POOL/AFP/Getty Images

Where Is Laura Hart McKinney Now? She Was An Essential Party In The O.J. Simpson Case

On Tuesday's episode of American Crime Story, "Manna from Heaven," a crucial piece of evidence is introduced: a series of interview tapes of then-Los Angeles Detective Mark Fuhrman with screenwriter Laura Hart McKinney. The tapes record Fuhrman saying the n-word over forty times — when he said on the stand that he had not said the word in ten years. McKinney was someone completely uninvolved with the Simpson trial — she was a filmmaker and screenwriting professor. Where is Laura Hart McKinney now, over two decades later?

According to her testimony, McKinney interviewed Fuhrman as screenwriting research for a possible film about women in law enforcement. Despite Fuhrman's previous testimony that he had not used the n-word in the decade prior to the trial, McKinney's interviews completely contradicted this. Fuhrman spewed racist and sexist language; when charged with perjury, he pleaded no contest.

Bustle interviewed McKinney about her role in the trial and what she's been up to since. "The tapes were subpoenaed after the screenplay had been optioned, so really the whole circus of the exposure to the O.J. Simpson trial made it impossible to move that project forward in any reasonable fashion," she said. McKinney decided to abandon the screenplay idea in favor of a book. Unfortunately, when an editor she was working with passed away, she did not pursue the publication.

Years later, in 2014, McKinney discussed the book idea with her son. Her son told her, "Mom, you have to publish this ... This is a really good story and you have to publish it." She decided to listen to him, and her novel Men Against Women was released last year. The novel is about a female cop, which is tangential to the screenplay topic McKinney was researching when she interviewed Fuhrman.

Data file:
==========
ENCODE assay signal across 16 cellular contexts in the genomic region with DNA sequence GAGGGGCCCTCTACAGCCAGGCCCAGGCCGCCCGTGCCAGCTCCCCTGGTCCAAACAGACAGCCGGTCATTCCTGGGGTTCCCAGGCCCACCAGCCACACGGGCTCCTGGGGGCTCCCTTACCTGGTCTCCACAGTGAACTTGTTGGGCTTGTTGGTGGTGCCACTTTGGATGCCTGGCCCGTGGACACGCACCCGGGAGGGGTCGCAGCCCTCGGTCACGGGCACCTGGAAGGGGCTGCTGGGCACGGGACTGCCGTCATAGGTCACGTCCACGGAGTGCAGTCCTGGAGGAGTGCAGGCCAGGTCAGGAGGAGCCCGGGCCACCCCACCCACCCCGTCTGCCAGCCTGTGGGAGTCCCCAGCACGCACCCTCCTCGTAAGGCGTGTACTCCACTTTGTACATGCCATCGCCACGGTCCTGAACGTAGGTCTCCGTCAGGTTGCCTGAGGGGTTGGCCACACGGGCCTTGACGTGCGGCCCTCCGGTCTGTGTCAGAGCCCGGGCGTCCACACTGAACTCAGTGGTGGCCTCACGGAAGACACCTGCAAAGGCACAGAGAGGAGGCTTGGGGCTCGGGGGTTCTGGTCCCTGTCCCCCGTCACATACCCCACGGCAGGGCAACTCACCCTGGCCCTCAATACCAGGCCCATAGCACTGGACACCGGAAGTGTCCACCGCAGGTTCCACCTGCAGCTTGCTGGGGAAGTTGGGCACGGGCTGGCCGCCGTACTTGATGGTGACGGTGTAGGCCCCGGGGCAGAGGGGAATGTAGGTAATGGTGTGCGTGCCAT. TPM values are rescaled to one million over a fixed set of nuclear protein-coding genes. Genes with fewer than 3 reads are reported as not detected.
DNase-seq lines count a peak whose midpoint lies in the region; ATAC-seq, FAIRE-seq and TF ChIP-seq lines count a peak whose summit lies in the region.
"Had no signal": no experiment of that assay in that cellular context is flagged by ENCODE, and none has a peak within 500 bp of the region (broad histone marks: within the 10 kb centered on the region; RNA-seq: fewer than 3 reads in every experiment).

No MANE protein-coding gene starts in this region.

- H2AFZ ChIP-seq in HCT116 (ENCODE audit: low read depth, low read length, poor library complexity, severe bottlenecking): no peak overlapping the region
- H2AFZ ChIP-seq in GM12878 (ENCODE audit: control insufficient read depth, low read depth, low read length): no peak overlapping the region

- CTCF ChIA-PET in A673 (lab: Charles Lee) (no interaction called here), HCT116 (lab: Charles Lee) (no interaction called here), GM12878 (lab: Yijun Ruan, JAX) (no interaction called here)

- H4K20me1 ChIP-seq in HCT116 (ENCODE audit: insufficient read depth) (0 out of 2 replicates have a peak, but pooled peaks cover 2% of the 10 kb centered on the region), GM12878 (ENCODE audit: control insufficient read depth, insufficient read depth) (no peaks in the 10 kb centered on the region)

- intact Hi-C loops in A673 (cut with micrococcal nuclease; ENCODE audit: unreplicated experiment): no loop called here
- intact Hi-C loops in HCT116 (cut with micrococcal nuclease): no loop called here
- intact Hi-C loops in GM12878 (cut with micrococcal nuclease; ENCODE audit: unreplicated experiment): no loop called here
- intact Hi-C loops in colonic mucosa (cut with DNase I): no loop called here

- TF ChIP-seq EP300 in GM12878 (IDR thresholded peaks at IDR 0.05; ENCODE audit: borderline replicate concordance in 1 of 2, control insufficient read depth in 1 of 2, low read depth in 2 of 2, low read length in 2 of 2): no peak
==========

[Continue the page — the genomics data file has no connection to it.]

"I recently published Men Against Women, which is the book from where the tapes came," McKinny told Bustle. "I had interviewed men and women officers to develop a story that reflected what was happening with men and women in policing in the mid-80s in the Los Angeles Police Department. It’s those tapes — some of those tapes — that were subpoenaed."

McKinney is still a filmmaker and screenwriter – and now she can add published author to the list. As if that wasn't enough, she teaches screenwriting full-time at University of North Carolina School of the Arts' School of Filmmaking. While she lives a quieter life, her contribution to the Simpson case remains to have an impact.